In this non-traditional year, as we plan for Thanksgiving, the LA Times Food Section has ideas for everyone.

What You Need To Know

  • Los Angeles Times Cooking columnist is providing new ideas to shake up the traditional holiday fare

  • Mims opts out for a smooth cranberry and clementine Membrillo fruit preserve that you can treat like jam after Thanksgiving

  • When it comes to the gravy, Mims said it is best to make it ahead of time and with something you already have for free in the turkey like its neck, giblets, and its organs for better flavor and moisture

  • Mims said pies are canceled for Thanksgiving 2020

LA Times Food Writer Ben Mims has you covered.

When it comes to the main attraction — the turkey — Mims is a fan of a dry-brined turkey known as the 'Judy Bird,' which is a technique inspired by a chef named Judy Rodgers.

"I stuffed a lot of butter under the skin, so it melts send self-bathes as it cooks. Then you crust it in salt and let it sit overnight in the fridge. Then when you take it out and roast it, it is perfect in about three hours. That dry-brine does help keep in all the flavor," said Mims.

While the turkey is the main course, the sides are just as important, and some side dishes should be prepared weeks or days before Thanksgiving. Some of those sides include cranberry and Clementine Membrillo and slow-roasted yams.

"Membrillo is typically quince paste. You cook quince until they are super soft, puree them, then cook them down even more until they make this firm fruit pasty slice. I combined the Membillo with cranberries. I cooked cranberries with orange juice, zest, and sugar, and it made a beautiful smooth paste that you can treat like a jam after the holiday. My favorite way to make yams is to cover them in foil, add salt and pepper, and put them in the oven for 275 degrees for three hours. When you take them out, they just fall apart like cheesecake and have that perfectly smooth texture. I also provided two simple ways to cover the yams. The first one is a simple rosemary walnut covered in maple syrup and salt. The other one, you can do a kind of German-herb sauce I made with sour cream, buttermilk, and fresh herbs," added Mims.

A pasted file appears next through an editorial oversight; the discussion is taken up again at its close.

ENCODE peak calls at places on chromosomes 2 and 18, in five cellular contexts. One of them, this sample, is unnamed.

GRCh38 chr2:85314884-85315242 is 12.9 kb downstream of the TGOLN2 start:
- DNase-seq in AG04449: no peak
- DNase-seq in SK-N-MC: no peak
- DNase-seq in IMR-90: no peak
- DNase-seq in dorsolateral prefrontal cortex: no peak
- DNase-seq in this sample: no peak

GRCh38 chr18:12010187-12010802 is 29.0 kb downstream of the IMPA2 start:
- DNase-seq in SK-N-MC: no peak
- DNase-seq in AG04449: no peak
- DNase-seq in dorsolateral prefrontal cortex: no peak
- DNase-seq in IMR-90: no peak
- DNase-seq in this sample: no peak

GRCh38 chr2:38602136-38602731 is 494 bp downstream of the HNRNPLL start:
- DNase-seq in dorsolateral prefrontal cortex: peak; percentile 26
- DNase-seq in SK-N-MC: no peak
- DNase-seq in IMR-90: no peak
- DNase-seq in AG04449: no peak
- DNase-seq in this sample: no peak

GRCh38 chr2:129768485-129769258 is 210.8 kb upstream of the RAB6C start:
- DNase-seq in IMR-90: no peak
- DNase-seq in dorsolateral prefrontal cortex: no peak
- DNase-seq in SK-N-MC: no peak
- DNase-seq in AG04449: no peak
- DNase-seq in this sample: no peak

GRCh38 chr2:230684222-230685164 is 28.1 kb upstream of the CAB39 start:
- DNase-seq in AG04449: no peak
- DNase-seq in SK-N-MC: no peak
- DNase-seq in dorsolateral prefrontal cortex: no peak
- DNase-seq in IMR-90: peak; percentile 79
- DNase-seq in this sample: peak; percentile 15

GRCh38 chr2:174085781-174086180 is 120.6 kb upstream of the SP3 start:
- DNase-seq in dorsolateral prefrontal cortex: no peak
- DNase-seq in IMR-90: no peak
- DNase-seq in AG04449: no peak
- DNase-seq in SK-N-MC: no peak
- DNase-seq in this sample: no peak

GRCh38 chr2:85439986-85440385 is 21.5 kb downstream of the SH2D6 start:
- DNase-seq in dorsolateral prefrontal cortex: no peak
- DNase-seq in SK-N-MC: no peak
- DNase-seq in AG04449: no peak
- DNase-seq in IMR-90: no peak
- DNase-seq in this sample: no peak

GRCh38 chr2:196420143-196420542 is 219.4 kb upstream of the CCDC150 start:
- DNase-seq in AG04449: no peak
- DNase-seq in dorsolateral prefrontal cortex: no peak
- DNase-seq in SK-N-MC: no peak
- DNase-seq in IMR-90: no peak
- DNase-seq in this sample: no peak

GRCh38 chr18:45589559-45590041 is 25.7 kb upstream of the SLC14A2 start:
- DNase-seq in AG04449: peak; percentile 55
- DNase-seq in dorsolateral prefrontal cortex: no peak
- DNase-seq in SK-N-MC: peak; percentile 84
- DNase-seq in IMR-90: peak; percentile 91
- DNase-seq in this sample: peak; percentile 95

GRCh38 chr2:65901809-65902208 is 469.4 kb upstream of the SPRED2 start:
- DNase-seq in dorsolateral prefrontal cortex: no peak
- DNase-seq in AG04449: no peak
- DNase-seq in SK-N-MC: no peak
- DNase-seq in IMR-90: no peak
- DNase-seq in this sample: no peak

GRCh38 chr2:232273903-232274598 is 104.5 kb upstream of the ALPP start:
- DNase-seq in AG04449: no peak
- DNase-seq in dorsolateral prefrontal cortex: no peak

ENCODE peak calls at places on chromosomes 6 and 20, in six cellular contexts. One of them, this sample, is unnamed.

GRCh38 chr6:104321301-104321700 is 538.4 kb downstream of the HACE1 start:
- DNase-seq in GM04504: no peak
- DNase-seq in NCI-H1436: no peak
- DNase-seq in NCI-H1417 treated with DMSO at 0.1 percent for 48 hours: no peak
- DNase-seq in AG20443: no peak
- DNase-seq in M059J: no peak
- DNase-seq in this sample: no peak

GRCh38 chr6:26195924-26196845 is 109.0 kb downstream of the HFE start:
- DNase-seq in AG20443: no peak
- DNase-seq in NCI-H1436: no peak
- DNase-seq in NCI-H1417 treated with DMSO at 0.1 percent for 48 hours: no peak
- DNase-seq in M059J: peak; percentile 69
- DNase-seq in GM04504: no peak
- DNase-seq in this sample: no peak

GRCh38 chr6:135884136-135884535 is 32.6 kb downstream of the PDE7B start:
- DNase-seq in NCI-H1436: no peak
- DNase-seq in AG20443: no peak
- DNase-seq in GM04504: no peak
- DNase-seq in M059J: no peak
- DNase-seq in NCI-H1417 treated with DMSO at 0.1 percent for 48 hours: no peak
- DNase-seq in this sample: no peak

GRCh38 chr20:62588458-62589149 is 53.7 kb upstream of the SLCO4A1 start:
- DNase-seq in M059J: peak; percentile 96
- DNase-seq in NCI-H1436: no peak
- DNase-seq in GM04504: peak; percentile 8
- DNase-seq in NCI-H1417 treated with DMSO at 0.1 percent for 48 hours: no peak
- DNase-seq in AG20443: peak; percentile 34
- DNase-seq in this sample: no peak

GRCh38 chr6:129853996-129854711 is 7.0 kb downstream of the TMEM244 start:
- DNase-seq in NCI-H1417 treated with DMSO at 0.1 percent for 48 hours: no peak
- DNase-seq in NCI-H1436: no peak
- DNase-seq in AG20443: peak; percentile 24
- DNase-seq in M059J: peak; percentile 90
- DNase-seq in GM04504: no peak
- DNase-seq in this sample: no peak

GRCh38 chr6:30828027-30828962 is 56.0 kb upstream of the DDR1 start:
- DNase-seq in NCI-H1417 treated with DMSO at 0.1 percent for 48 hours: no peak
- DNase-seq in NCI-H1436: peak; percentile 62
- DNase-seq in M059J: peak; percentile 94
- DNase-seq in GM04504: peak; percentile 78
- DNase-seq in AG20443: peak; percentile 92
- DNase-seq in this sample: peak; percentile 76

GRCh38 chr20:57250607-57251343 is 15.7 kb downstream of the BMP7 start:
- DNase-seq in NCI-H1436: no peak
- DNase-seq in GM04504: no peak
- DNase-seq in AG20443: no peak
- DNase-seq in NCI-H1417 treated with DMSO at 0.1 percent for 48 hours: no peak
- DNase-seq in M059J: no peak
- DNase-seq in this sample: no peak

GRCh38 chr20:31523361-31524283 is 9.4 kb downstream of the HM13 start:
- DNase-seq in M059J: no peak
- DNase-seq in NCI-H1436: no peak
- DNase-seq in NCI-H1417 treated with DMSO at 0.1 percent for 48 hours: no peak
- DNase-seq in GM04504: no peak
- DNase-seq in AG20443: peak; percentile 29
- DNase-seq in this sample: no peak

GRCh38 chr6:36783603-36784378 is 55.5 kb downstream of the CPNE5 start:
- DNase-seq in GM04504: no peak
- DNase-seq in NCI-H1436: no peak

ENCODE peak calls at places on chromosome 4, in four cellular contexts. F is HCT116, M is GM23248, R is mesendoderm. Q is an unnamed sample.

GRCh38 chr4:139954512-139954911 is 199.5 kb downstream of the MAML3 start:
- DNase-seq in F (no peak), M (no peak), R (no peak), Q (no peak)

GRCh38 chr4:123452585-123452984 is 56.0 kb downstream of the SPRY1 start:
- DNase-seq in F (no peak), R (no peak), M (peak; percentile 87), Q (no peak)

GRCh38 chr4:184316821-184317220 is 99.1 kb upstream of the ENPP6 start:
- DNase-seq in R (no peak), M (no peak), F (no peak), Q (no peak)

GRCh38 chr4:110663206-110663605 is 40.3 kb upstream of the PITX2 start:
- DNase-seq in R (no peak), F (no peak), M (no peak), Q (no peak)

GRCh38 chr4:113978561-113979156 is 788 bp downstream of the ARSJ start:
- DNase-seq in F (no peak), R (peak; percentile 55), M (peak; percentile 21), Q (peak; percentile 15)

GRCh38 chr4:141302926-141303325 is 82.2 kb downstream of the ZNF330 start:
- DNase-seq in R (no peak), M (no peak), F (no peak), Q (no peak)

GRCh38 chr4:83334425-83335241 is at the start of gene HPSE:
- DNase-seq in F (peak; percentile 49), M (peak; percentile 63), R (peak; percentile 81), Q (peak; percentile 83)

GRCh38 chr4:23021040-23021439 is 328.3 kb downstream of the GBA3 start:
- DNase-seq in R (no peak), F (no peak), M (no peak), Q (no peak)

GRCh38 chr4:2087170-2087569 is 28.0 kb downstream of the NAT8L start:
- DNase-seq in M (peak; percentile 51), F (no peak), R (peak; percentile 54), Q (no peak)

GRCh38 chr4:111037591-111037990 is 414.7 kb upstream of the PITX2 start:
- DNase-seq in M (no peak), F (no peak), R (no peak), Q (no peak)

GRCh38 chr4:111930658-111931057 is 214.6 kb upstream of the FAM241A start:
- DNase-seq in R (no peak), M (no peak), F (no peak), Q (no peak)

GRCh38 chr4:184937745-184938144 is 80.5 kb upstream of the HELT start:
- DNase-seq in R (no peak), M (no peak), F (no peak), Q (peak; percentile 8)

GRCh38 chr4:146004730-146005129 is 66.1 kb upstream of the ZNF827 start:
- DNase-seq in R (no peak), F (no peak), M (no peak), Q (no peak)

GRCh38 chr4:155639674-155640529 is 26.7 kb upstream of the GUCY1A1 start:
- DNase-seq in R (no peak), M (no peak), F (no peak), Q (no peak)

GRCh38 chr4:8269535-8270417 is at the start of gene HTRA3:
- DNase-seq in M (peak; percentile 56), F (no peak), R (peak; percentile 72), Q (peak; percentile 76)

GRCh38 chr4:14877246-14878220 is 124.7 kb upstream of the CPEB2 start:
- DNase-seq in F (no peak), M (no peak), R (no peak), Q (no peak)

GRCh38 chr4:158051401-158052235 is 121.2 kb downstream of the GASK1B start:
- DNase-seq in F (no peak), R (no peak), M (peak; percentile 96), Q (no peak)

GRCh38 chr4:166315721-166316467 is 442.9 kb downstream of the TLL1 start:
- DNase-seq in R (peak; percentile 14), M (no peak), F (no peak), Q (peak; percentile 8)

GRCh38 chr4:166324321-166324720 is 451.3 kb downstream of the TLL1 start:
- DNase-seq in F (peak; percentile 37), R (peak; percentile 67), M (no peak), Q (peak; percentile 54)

Gravy is another Thanksgiving essential, and Mims says the best sauce is made from the turkey itself.

"I take the turkey neck, giblets, and all the organs — along with store-bought chicken broth, then you thicken it with a roux, and then you're done. It's straightforward and adds a lot of flavor and moisture," Mims said.

When it is time for dessert, Mims recommends malted pecan pie, apple fritter cake, and pumpkin nemesis.

"I say, instead of making apple pie, which is so laborious to get it right, I make this apple fritter cake which has lots of chunks of apples, it gets crispy on the edges, and you cover it with this butterscotch glaze, so it is like a big donut. For the pecan pie, I use a hot water crust. You literally pour boiling water and butter over flour, which makes the dough. Then you press it into a pan like play-dough. My pumpkin nemesis is a spin on the classic chocolate cake served at the River Cafe in London. It has a flourless chocolate cake texture, but it is just pumpkin, some butter, eggs, and sugar. It's smooth, and it's the best pumpkin pie you'll have without a mediocre crust," added Mims.

Look for a special Thanksgiving food section at, including Jenn Harris' comprehensive list of local restaurants with both traditional and non-traditional holiday fare for curbside pick-up.